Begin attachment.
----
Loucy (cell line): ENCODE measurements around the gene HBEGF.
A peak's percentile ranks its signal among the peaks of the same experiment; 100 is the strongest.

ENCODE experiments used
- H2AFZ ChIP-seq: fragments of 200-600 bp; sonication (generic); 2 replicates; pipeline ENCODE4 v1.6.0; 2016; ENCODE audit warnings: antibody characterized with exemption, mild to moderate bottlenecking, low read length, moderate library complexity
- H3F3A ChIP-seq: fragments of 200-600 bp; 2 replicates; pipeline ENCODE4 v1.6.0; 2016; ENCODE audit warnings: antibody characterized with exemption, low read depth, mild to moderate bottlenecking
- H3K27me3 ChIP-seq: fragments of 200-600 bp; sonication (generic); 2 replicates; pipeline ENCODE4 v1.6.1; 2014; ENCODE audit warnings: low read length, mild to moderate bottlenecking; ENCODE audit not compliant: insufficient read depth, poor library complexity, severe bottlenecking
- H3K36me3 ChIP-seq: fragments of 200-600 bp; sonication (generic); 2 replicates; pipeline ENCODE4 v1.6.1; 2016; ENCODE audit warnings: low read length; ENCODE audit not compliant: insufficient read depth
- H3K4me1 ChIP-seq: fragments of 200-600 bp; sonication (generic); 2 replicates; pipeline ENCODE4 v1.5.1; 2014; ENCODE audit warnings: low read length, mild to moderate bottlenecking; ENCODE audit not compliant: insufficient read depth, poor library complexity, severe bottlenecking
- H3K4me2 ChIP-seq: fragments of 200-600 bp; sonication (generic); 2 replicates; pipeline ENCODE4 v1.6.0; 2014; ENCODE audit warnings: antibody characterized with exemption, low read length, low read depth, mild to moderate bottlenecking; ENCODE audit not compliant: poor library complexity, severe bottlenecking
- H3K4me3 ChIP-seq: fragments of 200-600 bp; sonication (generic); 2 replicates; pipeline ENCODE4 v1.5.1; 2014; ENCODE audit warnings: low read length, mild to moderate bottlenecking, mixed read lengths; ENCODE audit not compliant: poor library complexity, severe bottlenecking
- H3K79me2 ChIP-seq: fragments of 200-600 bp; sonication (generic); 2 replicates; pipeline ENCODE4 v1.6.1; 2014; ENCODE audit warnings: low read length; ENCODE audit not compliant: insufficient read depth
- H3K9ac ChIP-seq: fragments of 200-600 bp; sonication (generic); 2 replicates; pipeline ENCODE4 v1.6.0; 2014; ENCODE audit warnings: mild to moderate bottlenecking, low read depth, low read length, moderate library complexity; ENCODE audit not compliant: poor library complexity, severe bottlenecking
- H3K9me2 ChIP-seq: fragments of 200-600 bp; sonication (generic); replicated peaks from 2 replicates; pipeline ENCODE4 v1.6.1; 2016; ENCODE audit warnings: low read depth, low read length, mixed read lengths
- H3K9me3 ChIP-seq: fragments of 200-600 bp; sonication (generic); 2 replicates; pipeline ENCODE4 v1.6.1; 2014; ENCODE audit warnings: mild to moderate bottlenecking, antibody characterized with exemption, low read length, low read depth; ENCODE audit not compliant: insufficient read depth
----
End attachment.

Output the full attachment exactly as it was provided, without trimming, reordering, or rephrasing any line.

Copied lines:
Loucy (cell line): ENCODE measurements around the gene HBEGF.
A peak's percentile ranks its signal among the peaks of the same experiment; 100 is the strongest.

ENCODE experiments used
- H2AFZ ChIP-seq: fragments of 200-600 bp; sonication (generic); 2 replicates; pipeline ENCODE4 v1.6.0; 2016; ENCODE audit warnings: antibody characterized with exemption, mild to moderate bottlenecking, low read length, moderate library complexity
- H3F3A ChIP-seq: fragments of 200-600 bp; 2 replicates; pipeline ENCODE4 v1.6.0; 2016; ENCODE audit warnings: antibody characterized with exemption, low read depth, mild to moderate bottlenecking
- H3K27me3 ChIP-seq: fragments of 200-600 bp; sonication (generic); 2 replicates; pipeline ENCODE4 v1.6.1; 2014; ENCODE audit warnings: low read length, mild to moderate bottlenecking; ENCODE audit not compliant: insufficient read depth, poor library complexity, severe bottlenecking
- H3K36me3 ChIP-seq: fragments of 200-600 bp; sonication (generic); 2 replicates; pipeline ENCODE4 v1.6.1; 2016; ENCODE audit warnings: low read length; ENCODE audit not compliant: insufficient read depth
- H3K4me1 ChIP-seq: fragments of 200-600 bp; sonication (generic); 2 replicates; pipeline ENCODE4 v1.5.1; 2014; ENCODE audit warnings: low read length, mild to moderate bottlenecking; ENCODE audit not compliant: insufficient read depth, poor library complexity, severe bottlenecking
- H3K4me2 ChIP-seq: fragments of 200-600 bp; sonication (generic); 2 replicates; pipeline ENCODE4 v1.6.0; 2014; ENCODE audit warnings: antibody characterized with exemption, low read length, low read depth, mild to moderate bottlenecking; ENCODE audit not compliant: poor library complexity, severe bottlenecking
- H3K4me3 ChIP-seq: fragments of 200-600 bp; sonication (generic); 2 replicates; pipeline ENCODE4 v1.5.1; 2014; ENCODE audit warnings: low read length, mild to moderate bottlenecking, mixed read lengths; ENCODE audit not compliant: poor library complexity, severe bottlenecking
- H3K79me2 ChIP-seq: fragments of 200-600 bp; sonication (generic); 2 replicates; pipeline ENCODE4 v1.6.1; 2014; ENCODE audit warnings: low read length; ENCODE audit not compliant: insufficient read depth
- H3K9ac ChIP-seq: fragments of 200-600 bp; sonication (generic); 2 replicates; pipeline ENCODE4 v1.6.0; 2014; ENCODE audit warnings: mild to moderate bottlenecking, low read depth, low read length, moderate library complexity; ENCODE audit not compliant: poor library complexity, severe bottlenecking
- H3K9me2 ChIP-seq: fragments of 200-600 bp; sonication (generic); replicated peaks from 2 replicates; pipeline ENCODE4 v1.6.1; 2016; ENCODE audit warnings: low read depth, low read length, mixed read lengths
- H3K9me3 ChIP-seq: fragments of 200-600 bp; sonication (generic); 2 replicates; pipeline ENCODE4 v1.6.1; 2014; ENCODE audit warnings: mild to moderate bottlenecking, antibody characterized with exemption, low read length, low read depth; ENCODE audit not compliant: insufficient read depth